Pahranagat National Wildlife Refuge
Located 90 miles north of Las Vegas, the Pahranagat National Wildlife Refuge (NWR) is an oasis in southern Nevada. Pahranagat, with its lakes and marshes is a rare sight in this part of the state. The name “Pahranagat” comes from the Paiute Indian word meaning “place of many waters.”
Pahranagat, as with many other national wildlife refuges, is located on the Pacific Flyway which stretches from Alaska /Canada to Mexico. Pahranagat NWR, established in 1964, hosts thousands of waterfowl. It is an important stopping point for waterfowl and other migratory birds as they migrate south in the fall and back north in early spring. These migratory birds are attracted by Pahranagat’s 5,380 acres of marshes, open water, native grass meadows and cultivated croplands.
Water at Pahranagat is managed to obtain the most value for wildlife. Various depths of water support the different types of plants favored as food by the different species of migratory birds. The refuge has four main water impoundments: North Marsh, Upper Lake, Middle Pond and Lower Lake. The North Marsh/Upper Lake is the largest and is the main water storage impoundment. Water stored here in the winter is used to irrigate waterfowl food crops in the summer. The Middle Pond catches and stores water released from the North Marsh/Upper Lake. Underground springs also supply Middle Pond. The Lower Lake is the last water storage unit and impounds excess water from the Middle Pond.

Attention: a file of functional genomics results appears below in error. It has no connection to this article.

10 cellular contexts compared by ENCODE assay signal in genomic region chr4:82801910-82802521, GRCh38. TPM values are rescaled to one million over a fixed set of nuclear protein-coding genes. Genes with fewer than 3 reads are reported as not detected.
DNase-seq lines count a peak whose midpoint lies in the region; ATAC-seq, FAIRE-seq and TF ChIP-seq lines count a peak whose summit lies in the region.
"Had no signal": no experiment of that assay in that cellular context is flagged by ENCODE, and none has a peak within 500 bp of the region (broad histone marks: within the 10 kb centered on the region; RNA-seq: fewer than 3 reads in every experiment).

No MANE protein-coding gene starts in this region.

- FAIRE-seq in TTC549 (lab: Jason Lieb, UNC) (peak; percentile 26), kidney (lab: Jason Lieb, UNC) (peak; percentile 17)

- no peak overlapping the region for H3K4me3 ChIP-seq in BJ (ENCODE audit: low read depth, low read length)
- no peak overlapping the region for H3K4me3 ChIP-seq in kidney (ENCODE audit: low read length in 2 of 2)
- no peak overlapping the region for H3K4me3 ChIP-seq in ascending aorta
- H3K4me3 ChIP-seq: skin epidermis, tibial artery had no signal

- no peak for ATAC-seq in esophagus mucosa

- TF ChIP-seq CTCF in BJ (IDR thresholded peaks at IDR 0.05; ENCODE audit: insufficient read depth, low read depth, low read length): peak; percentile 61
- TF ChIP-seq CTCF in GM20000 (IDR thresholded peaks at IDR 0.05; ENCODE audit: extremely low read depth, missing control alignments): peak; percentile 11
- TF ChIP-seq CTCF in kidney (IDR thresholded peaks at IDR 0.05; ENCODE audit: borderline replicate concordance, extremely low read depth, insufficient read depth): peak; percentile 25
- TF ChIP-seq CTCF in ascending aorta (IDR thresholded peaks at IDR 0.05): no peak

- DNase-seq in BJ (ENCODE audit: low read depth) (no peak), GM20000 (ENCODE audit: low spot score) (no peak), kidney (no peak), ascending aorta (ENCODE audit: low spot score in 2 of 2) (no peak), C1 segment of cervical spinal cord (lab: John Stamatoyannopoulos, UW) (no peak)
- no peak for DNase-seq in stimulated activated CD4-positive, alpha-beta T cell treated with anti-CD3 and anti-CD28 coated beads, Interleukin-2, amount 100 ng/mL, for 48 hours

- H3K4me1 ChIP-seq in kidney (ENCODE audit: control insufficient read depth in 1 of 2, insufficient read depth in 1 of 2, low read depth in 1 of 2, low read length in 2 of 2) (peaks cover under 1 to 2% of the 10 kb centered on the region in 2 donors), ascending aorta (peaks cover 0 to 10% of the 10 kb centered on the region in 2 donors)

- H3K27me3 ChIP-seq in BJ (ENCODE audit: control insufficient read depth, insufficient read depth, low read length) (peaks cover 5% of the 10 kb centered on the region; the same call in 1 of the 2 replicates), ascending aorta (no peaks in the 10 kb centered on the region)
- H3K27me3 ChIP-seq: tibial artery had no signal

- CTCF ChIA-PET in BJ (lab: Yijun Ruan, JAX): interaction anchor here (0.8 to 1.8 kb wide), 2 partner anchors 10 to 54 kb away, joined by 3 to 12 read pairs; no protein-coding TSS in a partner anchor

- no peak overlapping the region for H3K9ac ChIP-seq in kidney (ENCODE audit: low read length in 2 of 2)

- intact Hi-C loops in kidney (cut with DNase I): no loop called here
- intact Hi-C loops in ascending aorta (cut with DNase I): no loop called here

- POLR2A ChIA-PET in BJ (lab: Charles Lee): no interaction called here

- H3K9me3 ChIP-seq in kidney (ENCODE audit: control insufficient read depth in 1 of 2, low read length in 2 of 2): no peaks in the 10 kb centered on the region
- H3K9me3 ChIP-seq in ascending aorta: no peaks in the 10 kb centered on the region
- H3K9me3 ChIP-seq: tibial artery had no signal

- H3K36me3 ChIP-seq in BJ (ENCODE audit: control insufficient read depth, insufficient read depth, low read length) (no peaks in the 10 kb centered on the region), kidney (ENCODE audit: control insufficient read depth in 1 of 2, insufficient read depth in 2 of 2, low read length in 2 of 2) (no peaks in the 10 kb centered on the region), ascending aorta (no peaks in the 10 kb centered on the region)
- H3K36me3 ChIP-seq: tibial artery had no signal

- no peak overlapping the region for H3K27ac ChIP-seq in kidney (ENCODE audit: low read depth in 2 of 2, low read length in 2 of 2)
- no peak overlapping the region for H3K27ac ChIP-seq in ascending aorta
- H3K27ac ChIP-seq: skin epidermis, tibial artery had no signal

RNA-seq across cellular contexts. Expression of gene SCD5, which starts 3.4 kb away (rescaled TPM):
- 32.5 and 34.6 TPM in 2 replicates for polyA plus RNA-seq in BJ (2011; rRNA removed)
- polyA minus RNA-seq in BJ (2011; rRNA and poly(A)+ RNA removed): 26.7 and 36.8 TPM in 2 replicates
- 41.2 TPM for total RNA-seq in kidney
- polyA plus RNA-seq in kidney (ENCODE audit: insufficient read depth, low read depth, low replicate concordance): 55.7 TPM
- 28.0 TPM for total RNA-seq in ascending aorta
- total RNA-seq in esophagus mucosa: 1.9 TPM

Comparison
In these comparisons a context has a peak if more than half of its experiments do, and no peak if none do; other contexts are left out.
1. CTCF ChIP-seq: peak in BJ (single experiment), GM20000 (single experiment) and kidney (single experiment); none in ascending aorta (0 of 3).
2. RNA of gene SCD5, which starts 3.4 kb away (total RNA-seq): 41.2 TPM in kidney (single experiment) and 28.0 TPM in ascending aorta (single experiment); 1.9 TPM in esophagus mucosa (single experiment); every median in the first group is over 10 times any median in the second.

The diversity of the area, ranging from desert to cultivated fields, marsh and open water, provides habitat for a variety of birds. Waterfowl and shorebirds are most numerous during the fall and spring migrations. Pintails, teal, mallards and redheads are the most common ducks. Great blue herons, egrets and other shorebirds are found in the shallow areas of the marshes and lakes. Red-tailed hawks, marsh hawks and other raptors are most abundant in summer.
Included in the raptors that can be seen are eagles. Pahanagat is one of the wintering areas both golden and bald eagles. Bald eagles do not have the classic white head until approximately 5 years of age. As such, immature bald eagles are often mistaken for golden eagles. The bald eagle is presently classified as an endangered species.
Warblers, orioles, finches and sparrows are abundant in the cottonwood trees that border theshoreline of the North Marsh and Upper Lake. The cultivated and open fields attract meadowlarks, blackbirds, and mourning doves. The upland desert is home for Gambel’s quail, roadrunners, sparrow, kit fox and a few coyotes.